Amid widespread Exchange Server attacks, Microsoft issues patch for older versions

It's an unusual move reserved for severe vulnerabilities.
Microsoft President Brad Smith
Microsoft President Brad Smith testifies during a Senate Intelligence Committee hearing on Capitol Hill on February 23, 2021. (Drew Angerer/Getty Images)

Microsoft issued a patch late Monday evening for older, unsupported versions of Microsoft Exchange servers in an attempt to lessen the blow of hackers exploiting recently uncovered software flaws.

Microsoft released a security update earlier this month to address the four zero-day flaws in Exchange Server email software, which suspected Chinese hackers are actively exploiting as part of an espionage operation aimed at stealing the contents of targets’ emails. But those updates only addressed Exchange Server versions 2013 to 2019.

“This is intended only as a temporary measure to help you protect vulnerable machines right now,” the Exchange Team at Microsoft warned in a blog post. The best course of action would be to update to the latest version and apply the patch, the company said.

System administrators should be advised that the updates for unsupported Exchange Servers only address the four zero-day flaws revealed early this month, Microsoft said.


The decision to expand the security updates to include even older versions is a signal of just how severe and widespread the attacks leveraging the vulnerabilities are. Microsoft has previously taken the unusual step of issuing updates for older products in cases of serious vulnerabilities, such as when Microsoft issued an update for a wormable flaw in 2019, or when the company issued protections for those using older versions of Windows during the widespread WannaCry attacks in 2017.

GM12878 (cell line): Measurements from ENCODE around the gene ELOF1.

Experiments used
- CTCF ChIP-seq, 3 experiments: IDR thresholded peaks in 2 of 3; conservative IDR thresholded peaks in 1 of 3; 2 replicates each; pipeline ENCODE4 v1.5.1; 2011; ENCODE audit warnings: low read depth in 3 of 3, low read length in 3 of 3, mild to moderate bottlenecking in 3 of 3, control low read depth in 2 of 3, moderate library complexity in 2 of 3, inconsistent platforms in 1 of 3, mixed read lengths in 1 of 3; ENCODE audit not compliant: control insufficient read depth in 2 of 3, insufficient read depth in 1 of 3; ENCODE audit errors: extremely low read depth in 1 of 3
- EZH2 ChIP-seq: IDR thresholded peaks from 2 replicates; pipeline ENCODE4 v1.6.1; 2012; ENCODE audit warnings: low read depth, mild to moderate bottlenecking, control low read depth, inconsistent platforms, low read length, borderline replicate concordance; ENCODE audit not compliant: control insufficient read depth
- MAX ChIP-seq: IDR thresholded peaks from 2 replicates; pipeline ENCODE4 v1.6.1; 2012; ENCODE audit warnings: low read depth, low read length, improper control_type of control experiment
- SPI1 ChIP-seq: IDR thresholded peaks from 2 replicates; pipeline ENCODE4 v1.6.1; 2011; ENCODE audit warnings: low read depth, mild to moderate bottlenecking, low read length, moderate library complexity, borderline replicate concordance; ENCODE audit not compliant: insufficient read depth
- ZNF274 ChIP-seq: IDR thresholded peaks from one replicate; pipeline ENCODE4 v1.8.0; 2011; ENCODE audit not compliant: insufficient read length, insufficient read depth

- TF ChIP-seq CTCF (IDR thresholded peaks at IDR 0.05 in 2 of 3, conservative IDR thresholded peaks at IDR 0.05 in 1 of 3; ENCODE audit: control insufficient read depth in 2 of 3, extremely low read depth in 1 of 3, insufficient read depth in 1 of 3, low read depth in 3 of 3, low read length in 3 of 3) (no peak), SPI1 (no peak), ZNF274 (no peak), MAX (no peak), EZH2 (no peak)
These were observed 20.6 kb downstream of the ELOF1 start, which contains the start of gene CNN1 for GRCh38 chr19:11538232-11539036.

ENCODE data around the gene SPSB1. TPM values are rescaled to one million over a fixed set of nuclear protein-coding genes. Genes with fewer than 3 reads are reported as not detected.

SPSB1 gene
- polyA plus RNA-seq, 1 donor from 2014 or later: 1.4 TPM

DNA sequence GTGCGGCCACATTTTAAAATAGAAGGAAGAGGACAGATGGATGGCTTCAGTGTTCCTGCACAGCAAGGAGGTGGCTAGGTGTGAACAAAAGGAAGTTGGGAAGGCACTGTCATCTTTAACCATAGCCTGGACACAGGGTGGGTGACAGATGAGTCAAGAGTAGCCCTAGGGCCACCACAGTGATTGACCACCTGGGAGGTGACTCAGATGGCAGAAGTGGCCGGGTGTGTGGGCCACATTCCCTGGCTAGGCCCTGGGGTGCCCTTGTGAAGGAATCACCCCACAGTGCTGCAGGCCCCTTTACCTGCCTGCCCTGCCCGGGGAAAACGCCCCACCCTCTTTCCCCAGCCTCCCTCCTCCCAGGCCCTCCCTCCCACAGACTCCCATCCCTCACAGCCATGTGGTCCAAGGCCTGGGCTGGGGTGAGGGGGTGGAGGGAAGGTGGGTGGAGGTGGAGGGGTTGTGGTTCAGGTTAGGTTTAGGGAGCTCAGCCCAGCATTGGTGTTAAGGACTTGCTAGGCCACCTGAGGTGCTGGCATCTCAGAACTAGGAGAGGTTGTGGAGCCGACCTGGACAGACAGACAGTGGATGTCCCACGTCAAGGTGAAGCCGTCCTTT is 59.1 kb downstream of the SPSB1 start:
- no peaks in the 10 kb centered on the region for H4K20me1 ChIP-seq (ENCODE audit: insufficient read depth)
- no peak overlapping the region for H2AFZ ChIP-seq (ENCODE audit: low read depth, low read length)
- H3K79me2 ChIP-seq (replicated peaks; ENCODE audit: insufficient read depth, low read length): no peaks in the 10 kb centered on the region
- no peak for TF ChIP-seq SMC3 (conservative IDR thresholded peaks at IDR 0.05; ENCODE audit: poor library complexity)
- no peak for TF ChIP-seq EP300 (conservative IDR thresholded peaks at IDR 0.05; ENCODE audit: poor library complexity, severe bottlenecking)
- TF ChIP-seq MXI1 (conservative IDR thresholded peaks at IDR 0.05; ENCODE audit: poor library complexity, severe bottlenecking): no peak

By some estimates tens of thousands of organizations just in the U.S. are vulnerable to the newly uncovered Microsoft Exchange Server vulnerabilities. U.S. defense contractors, non-governmental organizations and international aid organizations have reportedly been targeted already. But the problem is not exclusive to Americans — the governments of Norway and the Czech Republic have already announced they are addressing compromises stemming from the flaws in their countries, and information security experts have warned that organizations around the world should be on alert for targeting activity.

Although researchers have found thus far that hackers have been stealing email data from targets, attackers could use the flaws to encrypt data in ransomware attacks and conduct other destructive attacks, the Department of Homeland Security has warned. And in addition to the suspected Chinese hackers, other hacking groups that may be linked with nation-states or criminal gangs are likely jumping into the fray, security experts have warned.

While the U.S. federal government is already responding to the massive fallout from the likely Russian hacking operation that exploited a software update in SolarWinds software, the Biden administration has begun working to get its arms around the Exchange Server issues. DHS has held phone briefings in recent days to assess the damages to state and local organizations across the country, whereas the National Security Council (NSC) has urged system administrators to patch.

The NSC is weighing its options for responses, a White House official told CyberScoop.

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